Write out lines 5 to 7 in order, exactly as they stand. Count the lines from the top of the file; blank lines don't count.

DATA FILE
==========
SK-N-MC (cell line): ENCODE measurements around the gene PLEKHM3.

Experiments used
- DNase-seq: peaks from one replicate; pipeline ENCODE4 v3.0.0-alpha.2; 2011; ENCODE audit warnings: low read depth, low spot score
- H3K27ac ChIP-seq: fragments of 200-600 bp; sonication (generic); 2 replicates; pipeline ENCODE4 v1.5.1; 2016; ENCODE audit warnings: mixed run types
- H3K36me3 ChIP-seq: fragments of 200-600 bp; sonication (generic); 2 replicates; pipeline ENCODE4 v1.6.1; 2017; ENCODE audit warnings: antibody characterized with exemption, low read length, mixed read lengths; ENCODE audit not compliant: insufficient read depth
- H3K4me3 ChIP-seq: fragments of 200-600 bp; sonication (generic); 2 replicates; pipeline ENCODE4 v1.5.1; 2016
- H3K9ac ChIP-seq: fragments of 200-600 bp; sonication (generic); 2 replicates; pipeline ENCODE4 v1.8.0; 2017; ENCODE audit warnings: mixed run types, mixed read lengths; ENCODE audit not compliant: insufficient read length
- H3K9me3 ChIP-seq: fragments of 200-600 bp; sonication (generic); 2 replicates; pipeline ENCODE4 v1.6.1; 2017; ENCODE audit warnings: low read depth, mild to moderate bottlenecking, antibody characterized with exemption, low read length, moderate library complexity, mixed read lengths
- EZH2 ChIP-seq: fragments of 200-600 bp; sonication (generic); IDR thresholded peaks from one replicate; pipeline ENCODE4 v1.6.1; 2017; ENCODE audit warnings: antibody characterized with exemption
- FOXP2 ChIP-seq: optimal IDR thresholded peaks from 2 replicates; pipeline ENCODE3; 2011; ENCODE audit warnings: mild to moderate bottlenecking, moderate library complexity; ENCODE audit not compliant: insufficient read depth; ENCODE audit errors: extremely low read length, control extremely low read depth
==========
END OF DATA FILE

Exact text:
- H3K36me3 ChIP-seq: fragments of 200-600 bp; sonication (generic); 2 replicates; pipeline ENCODE4 v1.6.1; 2017; ENCODE audit warnings: antibody characterized with exemption, low read length, mixed read lengths; ENCODE audit not compliant: insufficient read depth
- H3K4me3 ChIP-seq: fragments of 200-600 bp; sonication (generic); 2 replicates; pipeline ENCODE4 v1.5.1; 2016
- H3K9ac ChIP-seq: fragments of 200-600 bp; sonication (generic); 2 replicates; pipeline ENCODE4 v1.8.0; 2017; ENCODE audit warnings: mixed run types, mixed read lengths; ENCODE audit not compliant: insufficient read length